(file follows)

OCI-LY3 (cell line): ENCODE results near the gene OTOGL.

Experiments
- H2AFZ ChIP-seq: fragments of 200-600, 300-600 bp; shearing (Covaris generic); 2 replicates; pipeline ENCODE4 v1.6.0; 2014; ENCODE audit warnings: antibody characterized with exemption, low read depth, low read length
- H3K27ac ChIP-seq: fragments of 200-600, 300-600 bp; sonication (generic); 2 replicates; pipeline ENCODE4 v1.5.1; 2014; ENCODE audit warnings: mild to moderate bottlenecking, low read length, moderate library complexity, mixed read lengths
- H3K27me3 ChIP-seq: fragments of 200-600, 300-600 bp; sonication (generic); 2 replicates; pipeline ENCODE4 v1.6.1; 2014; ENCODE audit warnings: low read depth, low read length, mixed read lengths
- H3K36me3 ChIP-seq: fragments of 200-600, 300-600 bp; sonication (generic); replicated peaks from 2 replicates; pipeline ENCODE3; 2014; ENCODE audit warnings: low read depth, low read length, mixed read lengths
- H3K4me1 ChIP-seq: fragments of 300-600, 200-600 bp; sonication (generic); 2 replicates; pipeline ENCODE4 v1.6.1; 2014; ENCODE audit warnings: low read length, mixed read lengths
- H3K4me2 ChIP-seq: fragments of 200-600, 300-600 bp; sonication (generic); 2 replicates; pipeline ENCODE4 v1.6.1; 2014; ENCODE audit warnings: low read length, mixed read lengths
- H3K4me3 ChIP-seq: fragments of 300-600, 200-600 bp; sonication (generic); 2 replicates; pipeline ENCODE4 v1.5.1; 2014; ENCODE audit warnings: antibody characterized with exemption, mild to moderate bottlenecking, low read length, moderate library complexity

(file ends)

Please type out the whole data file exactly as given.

OCI-LY3 (cell line): ENCODE results near the gene OTOGL.

Experiments
- H2AFZ ChIP-seq: fragments of 200-600, 300-600 bp; shearing (Covaris generic); 2 replicates; pipeline ENCODE4 v1.6.0; 2014; ENCODE audit warnings: antibody characterized with exemption, low read depth, low read length
- H3K27ac ChIP-seq: fragments of 200-600, 300-600 bp; sonication (generic); 2 replicates; pipeline ENCODE4 v1.5.1; 2014; ENCODE audit warnings: mild to moderate bottlenecking, low read length, moderate library complexity, mixed read lengths
- H3K27me3 ChIP-seq: fragments of 200-600, 300-600 bp; sonication (generic); 2 replicates; pipeline ENCODE4 v1.6.1; 2014; ENCODE audit warnings: low read depth, low read length, mixed read lengths
- H3K36me3 ChIP-seq: fragments of 200-600, 300-600 bp; sonication (generic); replicated peaks from 2 replicates; pipeline ENCODE3; 2014; ENCODE audit warnings: low read depth, low read length, mixed read lengths
- H3K4me1 ChIP-seq: fragments of 300-600, 200-600 bp; sonication (generic); 2 replicates; pipeline ENCODE4 v1.6.1; 2014; ENCODE audit warnings: low read length, mixed read lengths
- H3K4me2 ChIP-seq: fragments of 200-600, 300-600 bp; sonication (generic); 2 replicates; pipeline ENCODE4 v1.6.1; 2014; ENCODE audit warnings: low read length, mixed read lengths
- H3K4me3 ChIP-seq: fragments of 300-600, 200-600 bp; sonication (generic); 2 replicates; pipeline ENCODE4 v1.5.1; 2014; ENCODE audit warnings: antibody characterized with exemption, mild to moderate bottlenecking, low read length, moderate library complexity